How to Prepare for Soccer Tryouts
Soccer tryouts give you the opportunity to show what you can do technically, tactically and in terms of fitness. In addition, they give the coaches a chance to look at the talent available. This helps them to decide where you might fit in their vision for their team. Tryouts also give you a chance to get a feel for what the team has to offer you. They allow you to discuss with coaches where you play and the likely competition for places from veteran and rookie players alike. Soccer tryouts, as with any other sports tryouts, give you an open call to strut your stuff.
Physical and Mental Preparation
Get at least 10 hours of sleep prior to your tryout, because you cannot overestimate the importance of sleep. It also is crucial that you eat correctly prior to the tryout, with pasta and lean fish or meat excellent choices three hours or so before the event. Finally, you should, of course, keep fully hydrated, mixing water with isotonic drinks, if that's your preference.
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Prepare yourself mentally for what may be to come. If it is you first tryout, focus on the skills you know you have to offer and concentrate on doing them to the best of your ability. If you are a veteran of tryouts, remember what worked in the past and stick to it. Be you a novice or a veteran, attempt to accentuate the positives.
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Warm up physically for your soccer workout or match. Getting warmed up before getting into the activity for real is hugely important. Simple jogging with controlled stretching will prepare you for what is to come. If you are trying out in cold weather, remember to wear several layers of clothing until you are fully warmed up.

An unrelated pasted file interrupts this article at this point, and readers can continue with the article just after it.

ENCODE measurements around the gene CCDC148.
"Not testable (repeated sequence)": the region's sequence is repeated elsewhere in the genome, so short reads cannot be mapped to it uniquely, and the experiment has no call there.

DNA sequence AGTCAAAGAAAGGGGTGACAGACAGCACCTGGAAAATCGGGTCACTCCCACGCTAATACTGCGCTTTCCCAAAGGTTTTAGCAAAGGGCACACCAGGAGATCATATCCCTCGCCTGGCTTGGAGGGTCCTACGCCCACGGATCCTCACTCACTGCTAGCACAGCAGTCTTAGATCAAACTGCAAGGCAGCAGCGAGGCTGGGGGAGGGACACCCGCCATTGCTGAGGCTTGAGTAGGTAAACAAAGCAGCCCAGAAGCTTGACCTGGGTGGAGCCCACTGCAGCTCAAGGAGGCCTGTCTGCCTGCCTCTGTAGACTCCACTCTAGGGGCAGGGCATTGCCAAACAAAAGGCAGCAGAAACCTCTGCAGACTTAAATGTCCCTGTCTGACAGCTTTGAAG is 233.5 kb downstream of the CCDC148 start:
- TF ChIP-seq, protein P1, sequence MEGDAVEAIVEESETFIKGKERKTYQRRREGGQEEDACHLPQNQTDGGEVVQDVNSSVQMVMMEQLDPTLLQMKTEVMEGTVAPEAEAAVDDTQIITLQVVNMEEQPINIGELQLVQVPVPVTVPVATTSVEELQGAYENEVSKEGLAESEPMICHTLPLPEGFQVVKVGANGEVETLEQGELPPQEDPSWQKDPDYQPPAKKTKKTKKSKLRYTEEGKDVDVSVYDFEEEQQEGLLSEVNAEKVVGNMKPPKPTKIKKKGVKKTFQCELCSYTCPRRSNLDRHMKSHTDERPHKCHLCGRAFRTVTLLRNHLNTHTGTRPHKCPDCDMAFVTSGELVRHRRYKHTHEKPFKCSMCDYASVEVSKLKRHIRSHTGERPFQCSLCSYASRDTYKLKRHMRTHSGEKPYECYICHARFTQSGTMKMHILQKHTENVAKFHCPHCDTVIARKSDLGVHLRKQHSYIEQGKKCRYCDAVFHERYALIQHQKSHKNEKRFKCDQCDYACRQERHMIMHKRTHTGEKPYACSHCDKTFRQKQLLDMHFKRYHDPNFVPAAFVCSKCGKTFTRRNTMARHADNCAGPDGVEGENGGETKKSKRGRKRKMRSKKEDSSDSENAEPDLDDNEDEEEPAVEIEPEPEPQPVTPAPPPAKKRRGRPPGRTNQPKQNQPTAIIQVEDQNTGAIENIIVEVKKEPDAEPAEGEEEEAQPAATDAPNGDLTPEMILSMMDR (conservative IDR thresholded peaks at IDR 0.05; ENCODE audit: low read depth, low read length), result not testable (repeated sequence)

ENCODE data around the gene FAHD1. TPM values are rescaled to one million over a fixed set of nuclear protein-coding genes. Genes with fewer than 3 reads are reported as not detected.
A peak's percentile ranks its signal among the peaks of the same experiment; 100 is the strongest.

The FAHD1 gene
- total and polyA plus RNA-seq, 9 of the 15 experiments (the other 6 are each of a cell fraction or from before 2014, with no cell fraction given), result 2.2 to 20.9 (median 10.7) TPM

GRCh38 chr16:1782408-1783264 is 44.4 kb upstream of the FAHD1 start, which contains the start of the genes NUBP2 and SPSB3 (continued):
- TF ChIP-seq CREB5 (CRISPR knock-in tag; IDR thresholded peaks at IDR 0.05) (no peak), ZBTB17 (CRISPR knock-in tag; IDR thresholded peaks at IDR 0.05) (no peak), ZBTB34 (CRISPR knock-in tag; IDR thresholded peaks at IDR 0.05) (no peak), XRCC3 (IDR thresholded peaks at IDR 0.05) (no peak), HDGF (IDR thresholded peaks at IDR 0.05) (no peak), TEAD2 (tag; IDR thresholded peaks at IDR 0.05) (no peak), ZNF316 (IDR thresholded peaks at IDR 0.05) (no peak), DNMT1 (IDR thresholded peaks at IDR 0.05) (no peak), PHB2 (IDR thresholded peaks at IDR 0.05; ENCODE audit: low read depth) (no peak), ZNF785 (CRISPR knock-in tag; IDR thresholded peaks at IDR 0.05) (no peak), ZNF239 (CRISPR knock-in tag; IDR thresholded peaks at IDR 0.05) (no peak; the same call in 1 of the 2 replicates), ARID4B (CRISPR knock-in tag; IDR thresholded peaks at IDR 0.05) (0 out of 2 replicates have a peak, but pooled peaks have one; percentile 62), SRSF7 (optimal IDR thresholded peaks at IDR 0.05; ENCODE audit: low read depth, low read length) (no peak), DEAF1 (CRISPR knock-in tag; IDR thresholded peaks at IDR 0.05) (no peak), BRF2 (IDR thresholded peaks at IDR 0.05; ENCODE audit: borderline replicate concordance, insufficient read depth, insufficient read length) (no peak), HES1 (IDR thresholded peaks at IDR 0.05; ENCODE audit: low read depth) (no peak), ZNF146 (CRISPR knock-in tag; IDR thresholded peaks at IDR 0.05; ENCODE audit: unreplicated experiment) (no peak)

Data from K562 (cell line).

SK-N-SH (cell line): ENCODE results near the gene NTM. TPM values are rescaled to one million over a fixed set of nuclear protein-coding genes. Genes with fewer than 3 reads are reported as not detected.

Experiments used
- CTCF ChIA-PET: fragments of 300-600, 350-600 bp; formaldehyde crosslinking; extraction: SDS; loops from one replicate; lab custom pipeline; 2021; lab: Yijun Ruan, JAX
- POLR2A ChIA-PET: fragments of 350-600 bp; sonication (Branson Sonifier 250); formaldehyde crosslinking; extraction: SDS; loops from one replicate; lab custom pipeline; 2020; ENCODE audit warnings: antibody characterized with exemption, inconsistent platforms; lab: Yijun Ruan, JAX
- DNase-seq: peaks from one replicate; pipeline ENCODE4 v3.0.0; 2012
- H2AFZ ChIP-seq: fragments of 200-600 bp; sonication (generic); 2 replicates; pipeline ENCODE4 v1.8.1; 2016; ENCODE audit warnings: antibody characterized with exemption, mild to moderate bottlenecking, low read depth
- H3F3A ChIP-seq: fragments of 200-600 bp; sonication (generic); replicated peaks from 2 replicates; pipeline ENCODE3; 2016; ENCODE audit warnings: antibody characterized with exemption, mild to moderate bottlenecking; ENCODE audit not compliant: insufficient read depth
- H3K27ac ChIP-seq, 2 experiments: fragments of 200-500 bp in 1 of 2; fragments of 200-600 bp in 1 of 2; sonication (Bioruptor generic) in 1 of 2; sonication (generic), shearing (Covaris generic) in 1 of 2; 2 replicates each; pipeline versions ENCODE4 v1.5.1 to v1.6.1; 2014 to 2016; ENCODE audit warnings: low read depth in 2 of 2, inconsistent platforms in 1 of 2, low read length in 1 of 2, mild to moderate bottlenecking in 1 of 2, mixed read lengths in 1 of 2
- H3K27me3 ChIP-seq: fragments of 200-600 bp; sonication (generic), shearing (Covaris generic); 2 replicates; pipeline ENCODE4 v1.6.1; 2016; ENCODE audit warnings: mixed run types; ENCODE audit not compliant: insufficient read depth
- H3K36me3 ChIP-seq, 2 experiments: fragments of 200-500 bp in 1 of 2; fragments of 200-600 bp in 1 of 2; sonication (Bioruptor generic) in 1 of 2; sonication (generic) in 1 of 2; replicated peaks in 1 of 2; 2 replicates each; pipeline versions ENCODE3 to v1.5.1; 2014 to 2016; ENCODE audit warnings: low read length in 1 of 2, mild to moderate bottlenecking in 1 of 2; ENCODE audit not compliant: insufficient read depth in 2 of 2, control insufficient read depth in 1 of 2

Appreciate that soccer is a team game so you can analyze where you may fit into the team. Acknowledge that sound tactical awareness may well get you the nod over players who appear to be more gifted physically. Remember, soccer is a skill sport, with great emphasis on tactical know how, so bring a good deal of thought to the tryout as to how you can make the team better tactically.
As with any athletic activity, it is crucial that, if you experience chest pain, you stop immediately, and if you have a medical condition, get the OK from your physician before taking part.
Phil Carr has been writing since 2001. He has worked as a features editor and has been a Professional Tennis Registry (PTR) Teaching Professional since 1985. Carr has worked as a radio reporter and studio presenter and has written for the top U.K. soccer magazine, "Four Four Two." Carr was educated at St. Francis Xavier's College, Liverpool, U.K.